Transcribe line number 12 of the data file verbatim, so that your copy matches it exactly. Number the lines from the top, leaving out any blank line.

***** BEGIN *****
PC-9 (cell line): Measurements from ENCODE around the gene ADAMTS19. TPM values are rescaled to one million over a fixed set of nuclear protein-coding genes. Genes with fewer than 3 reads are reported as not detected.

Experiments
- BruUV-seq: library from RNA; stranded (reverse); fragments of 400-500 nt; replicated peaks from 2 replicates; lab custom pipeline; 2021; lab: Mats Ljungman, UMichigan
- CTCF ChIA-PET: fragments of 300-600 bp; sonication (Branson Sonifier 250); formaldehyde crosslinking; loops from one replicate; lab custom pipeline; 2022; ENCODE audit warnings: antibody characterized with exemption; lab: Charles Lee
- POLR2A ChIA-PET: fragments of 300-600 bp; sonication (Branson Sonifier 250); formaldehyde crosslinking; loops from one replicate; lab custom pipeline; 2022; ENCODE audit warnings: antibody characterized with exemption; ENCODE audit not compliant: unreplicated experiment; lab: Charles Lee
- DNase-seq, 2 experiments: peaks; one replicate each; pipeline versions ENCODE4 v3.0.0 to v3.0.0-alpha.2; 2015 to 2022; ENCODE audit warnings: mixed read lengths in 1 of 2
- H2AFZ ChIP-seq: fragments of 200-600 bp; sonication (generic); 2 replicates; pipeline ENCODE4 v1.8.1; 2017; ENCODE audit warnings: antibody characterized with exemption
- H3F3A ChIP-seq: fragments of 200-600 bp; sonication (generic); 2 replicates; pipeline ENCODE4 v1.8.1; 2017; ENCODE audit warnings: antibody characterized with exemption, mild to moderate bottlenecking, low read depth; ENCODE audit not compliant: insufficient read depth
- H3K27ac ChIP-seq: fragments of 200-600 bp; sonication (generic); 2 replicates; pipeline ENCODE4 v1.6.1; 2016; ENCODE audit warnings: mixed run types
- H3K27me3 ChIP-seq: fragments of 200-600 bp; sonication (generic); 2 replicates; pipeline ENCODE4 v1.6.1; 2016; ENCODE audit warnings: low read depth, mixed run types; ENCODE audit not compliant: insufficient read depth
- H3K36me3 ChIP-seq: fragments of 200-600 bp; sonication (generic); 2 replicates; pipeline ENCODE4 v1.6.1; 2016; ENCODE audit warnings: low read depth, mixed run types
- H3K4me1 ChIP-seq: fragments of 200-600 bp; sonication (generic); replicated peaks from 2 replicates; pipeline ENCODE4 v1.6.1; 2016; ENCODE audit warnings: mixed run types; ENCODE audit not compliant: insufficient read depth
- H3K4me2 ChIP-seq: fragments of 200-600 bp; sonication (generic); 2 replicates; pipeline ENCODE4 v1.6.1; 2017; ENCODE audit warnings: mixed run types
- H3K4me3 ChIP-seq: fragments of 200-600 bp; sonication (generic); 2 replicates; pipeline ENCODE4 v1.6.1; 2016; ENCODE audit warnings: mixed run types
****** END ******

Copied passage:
- H3K4me1 ChIP-seq: fragments of 200-600 bp; sonication (generic); replicated peaks from 2 replicates; pipeline ENCODE4 v1.6.1; 2016; ENCODE audit warnings: mixed run types; ENCODE audit not compliant: insufficient read depth